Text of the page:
Considering the cyber-physical nature of the future grid, where massive amounts of sensors, communications, embedded computing, embedded controllers, and cloud software will dominate the operation and performance, industry leaders are embracing new design, test, deployment and life cycle maintenance processes based on model based engineering and more specifically model based testing.

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3 Solutions to Optimize DERs for Frequency Regulation in Microgrids

Posted by Samantha Bruce on May 3, 2018 3:09:55 PM

Topics: Microgrids, C-HIL, DER, Energy, ARPA-E

Frequency regulation is currently provided by large individual resources, such as coal plants and gas turbines. There is growing interest for utilizing power flexibility of DERs in microgrids for providing frequency regulation. Researchers, funded by ARPA-E, from the University of California San Diego (UCSD) have developed a control framework for a microgrid that coordinates DERs for frequency regulation.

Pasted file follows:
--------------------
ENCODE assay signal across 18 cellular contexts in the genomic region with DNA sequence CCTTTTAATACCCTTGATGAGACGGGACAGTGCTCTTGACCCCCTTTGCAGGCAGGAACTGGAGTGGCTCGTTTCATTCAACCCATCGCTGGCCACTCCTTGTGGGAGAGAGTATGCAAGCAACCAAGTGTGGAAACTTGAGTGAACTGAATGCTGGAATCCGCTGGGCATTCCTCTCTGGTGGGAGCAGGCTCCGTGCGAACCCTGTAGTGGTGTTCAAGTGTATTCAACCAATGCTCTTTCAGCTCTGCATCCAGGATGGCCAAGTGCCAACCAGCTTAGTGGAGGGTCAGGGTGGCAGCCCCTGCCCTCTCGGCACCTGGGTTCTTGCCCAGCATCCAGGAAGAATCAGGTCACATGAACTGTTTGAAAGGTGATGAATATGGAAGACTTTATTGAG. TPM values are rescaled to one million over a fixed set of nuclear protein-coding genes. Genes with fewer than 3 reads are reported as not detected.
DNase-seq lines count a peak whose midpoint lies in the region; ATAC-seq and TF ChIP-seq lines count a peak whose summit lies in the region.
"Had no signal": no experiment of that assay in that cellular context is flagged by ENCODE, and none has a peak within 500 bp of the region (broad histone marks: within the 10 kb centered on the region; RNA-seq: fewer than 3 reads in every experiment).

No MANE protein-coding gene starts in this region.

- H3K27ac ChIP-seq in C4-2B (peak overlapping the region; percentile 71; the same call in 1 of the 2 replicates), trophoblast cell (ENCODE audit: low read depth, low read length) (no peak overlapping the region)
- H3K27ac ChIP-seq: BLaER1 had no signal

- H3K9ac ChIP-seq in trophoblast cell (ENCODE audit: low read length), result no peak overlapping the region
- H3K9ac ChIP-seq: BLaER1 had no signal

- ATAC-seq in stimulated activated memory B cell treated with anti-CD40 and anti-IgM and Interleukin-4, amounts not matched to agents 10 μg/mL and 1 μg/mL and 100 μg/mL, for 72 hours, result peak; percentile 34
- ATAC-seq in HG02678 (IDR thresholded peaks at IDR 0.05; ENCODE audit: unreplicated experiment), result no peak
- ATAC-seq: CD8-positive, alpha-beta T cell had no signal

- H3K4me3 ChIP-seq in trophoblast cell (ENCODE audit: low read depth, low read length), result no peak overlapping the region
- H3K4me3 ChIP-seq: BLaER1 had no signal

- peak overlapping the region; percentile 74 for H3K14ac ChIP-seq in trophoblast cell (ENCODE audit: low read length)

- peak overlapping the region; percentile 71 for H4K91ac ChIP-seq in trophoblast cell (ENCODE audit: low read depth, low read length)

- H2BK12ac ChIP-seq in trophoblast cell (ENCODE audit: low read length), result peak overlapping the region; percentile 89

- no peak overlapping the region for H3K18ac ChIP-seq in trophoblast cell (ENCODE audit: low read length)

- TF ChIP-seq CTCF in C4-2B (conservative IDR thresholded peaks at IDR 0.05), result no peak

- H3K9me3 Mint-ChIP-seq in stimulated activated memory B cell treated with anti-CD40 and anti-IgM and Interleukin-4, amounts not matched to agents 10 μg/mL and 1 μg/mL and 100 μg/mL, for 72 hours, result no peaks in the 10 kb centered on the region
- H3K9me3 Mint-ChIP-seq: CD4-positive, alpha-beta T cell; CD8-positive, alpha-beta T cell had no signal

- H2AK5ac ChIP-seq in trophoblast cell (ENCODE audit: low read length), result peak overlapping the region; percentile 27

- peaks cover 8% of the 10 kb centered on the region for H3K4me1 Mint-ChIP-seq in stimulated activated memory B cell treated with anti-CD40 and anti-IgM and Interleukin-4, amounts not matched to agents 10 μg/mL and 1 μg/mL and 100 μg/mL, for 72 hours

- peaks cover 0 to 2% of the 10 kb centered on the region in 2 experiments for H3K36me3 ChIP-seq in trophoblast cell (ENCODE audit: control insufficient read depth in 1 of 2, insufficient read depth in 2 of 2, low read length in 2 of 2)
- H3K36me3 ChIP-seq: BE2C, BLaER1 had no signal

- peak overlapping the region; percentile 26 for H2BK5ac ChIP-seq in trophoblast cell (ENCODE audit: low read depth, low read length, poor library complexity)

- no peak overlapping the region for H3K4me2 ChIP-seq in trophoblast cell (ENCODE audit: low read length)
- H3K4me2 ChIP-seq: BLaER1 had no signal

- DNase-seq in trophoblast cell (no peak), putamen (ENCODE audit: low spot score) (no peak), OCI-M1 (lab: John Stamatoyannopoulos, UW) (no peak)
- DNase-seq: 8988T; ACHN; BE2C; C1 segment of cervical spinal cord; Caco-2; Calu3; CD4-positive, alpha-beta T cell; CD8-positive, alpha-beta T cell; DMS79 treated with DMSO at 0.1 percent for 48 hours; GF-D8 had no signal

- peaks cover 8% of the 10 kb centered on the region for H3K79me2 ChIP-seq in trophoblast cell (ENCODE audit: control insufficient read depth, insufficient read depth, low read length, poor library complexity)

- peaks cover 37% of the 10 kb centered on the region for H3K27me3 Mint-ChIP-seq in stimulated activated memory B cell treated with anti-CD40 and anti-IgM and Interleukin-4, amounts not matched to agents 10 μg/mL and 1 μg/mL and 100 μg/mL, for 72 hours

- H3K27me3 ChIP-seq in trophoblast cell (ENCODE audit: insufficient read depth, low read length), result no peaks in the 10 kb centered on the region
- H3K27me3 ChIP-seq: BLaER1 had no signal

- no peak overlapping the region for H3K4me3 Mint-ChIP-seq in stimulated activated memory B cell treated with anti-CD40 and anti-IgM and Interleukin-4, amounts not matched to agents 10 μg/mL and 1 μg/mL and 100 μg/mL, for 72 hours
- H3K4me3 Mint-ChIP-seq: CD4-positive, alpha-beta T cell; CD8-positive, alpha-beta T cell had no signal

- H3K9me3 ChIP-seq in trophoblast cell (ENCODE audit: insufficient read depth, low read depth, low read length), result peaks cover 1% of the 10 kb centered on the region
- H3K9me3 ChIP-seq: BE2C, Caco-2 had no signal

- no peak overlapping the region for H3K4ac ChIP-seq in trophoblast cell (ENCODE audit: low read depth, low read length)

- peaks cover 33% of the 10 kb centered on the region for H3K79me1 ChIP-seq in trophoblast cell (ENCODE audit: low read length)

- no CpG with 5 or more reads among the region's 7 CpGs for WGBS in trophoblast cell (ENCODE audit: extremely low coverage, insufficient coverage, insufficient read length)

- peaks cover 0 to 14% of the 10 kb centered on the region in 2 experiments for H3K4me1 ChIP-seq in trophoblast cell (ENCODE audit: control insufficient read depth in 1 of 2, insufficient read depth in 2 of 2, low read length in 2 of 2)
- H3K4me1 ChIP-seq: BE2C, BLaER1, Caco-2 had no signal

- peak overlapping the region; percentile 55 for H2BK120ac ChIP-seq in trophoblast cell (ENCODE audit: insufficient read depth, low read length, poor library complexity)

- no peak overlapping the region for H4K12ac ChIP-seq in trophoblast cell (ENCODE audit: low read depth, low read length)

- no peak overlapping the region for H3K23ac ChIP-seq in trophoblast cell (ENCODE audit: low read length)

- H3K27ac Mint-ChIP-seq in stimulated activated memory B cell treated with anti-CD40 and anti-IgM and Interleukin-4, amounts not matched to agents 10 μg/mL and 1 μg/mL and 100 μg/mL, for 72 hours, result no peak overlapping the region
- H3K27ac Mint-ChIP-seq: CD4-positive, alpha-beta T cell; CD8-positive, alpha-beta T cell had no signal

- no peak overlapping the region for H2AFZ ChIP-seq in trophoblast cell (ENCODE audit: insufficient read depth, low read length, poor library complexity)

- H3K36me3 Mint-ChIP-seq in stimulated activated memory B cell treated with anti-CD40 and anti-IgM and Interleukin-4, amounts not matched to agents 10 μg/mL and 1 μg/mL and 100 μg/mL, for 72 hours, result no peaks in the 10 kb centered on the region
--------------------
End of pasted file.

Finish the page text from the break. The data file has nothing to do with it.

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Industry Spotlight: Ryan Smith, EPC Power

Posted by Samantha Bruce on Apr 19, 2018 3:00:00 AM

Topics: C-HIL, controller hardware in the loop, DER, Energy

Using a Controller Hardware-in-the-Loop simulation platform, EPC Power was able to integrate their control software with new hardware in just two days. 

Based in San Diego, CA, EPC Power designs and manufactures grid forming bi-directional inverters and DCDC converters for solar, wind, energy storage, automotive and microgrid applications. 

Ryan Smith, Chief Technology Officer (CTO) and chief controls architect, talks about his experience using Controller Hardware in the Loop (C-HIL) from the early conceptual stage, to final product certification and lifecycle maintenance.